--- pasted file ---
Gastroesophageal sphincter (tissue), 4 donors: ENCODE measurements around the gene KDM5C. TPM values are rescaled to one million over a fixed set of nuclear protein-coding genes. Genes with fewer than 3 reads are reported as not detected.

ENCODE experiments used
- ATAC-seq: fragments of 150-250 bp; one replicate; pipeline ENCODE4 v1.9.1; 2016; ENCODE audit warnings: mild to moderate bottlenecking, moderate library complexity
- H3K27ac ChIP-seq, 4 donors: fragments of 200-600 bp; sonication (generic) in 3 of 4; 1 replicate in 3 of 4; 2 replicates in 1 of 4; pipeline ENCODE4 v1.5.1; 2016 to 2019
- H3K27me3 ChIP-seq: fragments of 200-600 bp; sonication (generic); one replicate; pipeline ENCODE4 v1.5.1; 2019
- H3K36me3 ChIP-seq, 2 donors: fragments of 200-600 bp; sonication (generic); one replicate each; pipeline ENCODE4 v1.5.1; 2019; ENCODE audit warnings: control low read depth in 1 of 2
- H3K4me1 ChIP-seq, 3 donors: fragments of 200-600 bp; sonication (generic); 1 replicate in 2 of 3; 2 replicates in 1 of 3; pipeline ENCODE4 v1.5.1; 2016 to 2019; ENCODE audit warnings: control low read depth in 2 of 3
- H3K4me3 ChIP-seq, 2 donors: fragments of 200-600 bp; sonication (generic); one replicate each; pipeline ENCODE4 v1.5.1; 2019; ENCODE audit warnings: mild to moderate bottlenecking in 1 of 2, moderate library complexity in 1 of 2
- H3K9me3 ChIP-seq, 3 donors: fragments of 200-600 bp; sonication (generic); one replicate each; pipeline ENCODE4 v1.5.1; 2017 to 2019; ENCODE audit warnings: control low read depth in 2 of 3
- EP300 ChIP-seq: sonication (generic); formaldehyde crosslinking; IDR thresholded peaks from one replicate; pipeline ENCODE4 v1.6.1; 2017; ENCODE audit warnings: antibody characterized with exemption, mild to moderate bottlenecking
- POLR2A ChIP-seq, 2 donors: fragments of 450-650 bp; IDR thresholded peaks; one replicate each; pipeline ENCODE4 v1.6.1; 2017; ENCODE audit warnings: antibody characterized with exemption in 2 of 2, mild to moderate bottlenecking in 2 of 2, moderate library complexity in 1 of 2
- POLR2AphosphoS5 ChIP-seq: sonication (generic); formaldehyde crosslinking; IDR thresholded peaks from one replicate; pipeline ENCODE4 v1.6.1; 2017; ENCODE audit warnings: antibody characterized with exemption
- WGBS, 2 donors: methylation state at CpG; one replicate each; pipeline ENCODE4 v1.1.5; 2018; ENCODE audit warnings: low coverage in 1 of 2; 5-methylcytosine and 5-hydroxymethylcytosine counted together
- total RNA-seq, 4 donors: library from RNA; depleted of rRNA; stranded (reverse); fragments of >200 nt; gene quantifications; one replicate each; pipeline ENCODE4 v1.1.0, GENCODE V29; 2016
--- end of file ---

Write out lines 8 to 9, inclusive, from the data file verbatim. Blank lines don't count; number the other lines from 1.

- H3K4me3 ChIP-seq, 2 donors: fragments of 200-600 bp; sonication (generic); one replicate each; pipeline ENCODE4 v1.5.1; 2019; ENCODE audit warnings: mild to moderate bottlenecking in 1 of 2, moderate library complexity in 1 of 2
- H3K9me3 ChIP-seq, 3 donors: fragments of 200-600 bp; sonication (generic); one replicate each; pipeline ENCODE4 v1.5.1; 2017 to 2019; ENCODE audit warnings: control low read depth in 2 of 3